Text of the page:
‘Carver Circle’ growing soon
Published 12:28 am Friday, January 17, 2014
The city will get moving this spring on one of the signature elements of The Fairgrounds Revitalization plan, officials announced Wednesday.
Dubbed Carver Circle, the landscaped circle honoring George Washington Carver’s research into the many uses of the peanut also will commemorate a century’s worth of agricultural, technological and economic growth in Suffolk attributable to the little legume.
The project should be complete by summer, Deputy City Manager Patrick Roberts said during City Council’s work session Wednesday.
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The Fairgrounds is a redevelopment project in the downtown area that has been underway for many years. Its primary features include the Health and Human Services building on Hall Avenue and a planned Phoenix Bank renovation that would include a museum and city offices on the second floor.
It also includes numerous single-family homes, four of which have been sold so far, Planning and Community Development Director Scott Mills said Wednesday.
The proposed Carver Circle is smaller in scope than originally envisioned by a planning committee, Roberts said. It would not be a traffic circle and would have a more modest stone marker acknowledging Carver’s contributions and their effects on Suffolk, Roberts said.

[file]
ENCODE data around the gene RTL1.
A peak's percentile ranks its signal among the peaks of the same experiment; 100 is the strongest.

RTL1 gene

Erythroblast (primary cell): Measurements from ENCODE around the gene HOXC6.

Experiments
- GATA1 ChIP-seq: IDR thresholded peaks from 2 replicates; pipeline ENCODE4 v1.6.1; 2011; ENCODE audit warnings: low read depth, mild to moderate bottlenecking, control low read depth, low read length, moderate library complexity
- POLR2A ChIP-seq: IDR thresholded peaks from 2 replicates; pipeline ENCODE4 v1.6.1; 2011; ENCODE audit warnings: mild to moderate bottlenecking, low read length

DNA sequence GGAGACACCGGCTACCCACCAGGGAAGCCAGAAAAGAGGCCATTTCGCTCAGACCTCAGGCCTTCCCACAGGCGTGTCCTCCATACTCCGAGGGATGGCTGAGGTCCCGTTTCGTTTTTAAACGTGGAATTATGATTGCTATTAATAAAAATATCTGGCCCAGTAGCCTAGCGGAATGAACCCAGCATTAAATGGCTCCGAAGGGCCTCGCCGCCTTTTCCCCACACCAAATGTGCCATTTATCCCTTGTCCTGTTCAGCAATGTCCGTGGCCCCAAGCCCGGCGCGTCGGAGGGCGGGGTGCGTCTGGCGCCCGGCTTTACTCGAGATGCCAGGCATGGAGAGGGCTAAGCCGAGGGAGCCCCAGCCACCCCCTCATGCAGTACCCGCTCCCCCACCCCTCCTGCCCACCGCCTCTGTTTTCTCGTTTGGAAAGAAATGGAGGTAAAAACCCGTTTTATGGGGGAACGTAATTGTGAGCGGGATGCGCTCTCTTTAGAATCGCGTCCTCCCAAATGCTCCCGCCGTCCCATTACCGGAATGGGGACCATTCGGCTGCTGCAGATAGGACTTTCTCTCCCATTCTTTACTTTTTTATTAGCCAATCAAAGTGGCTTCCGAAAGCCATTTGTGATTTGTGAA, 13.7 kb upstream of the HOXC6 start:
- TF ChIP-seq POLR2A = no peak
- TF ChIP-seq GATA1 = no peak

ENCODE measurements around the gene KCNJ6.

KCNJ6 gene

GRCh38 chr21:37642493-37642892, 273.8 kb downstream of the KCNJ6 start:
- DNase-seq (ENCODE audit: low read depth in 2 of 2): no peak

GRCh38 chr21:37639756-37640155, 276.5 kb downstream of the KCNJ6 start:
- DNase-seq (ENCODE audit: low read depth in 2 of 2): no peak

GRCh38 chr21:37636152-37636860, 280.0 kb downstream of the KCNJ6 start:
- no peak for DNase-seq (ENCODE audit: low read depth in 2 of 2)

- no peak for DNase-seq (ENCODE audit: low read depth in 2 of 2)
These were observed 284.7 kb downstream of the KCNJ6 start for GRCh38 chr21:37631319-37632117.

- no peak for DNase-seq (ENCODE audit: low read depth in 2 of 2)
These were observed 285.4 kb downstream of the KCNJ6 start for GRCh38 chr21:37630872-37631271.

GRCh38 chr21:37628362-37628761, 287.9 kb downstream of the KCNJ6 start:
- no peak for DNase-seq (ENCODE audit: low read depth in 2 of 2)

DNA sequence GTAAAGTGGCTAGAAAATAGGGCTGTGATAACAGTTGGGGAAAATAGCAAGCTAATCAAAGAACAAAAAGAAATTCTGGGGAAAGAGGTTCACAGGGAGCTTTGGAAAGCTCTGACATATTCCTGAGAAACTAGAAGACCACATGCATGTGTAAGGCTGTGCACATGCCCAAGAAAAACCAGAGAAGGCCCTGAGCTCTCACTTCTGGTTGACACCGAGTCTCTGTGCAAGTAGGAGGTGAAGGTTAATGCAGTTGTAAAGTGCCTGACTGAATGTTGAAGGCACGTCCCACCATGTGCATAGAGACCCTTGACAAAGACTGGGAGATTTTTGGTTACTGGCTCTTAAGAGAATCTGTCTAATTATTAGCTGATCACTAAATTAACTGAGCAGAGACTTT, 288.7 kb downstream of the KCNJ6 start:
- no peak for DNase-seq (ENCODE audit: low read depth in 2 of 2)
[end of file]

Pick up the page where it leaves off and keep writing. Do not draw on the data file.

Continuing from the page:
As originally proposed, the project would have cost about $500,000 because of elaborate stonework and statues, which has been part of what has prohibited its construction thus far, Roberts said. The current proposal would cost about $75,000, which is already available, he said.
The circle would be located near the intersection of Hall Avenue, Culloden Street and East Washington Street. Roberts said the additional maintenance cost likely would be minimal.
Also in the presentation, Roberts proposed eliminating part of the Fairgrounds project that encompassed the parking lot for the Planters facility and Tynes Street Park, which was recently renovated by Planters employees. Improvements to the Liberty Street parking lot are also in the works.
Next steps also include identifying a development partner and conveying the property to the Economic Development Authority.
The city already has invested more than $30 million into various parts of the project, including about $15 million for the Health and Human Services building, $2.7 million for the police precinct, nearly $5 million for the property acquisition and relocation of residents that cleared the area, and various street and utility improvements.
Mills on Wednesday pointed to private investments that have followed from Planters, Monument Construction and various other businesses.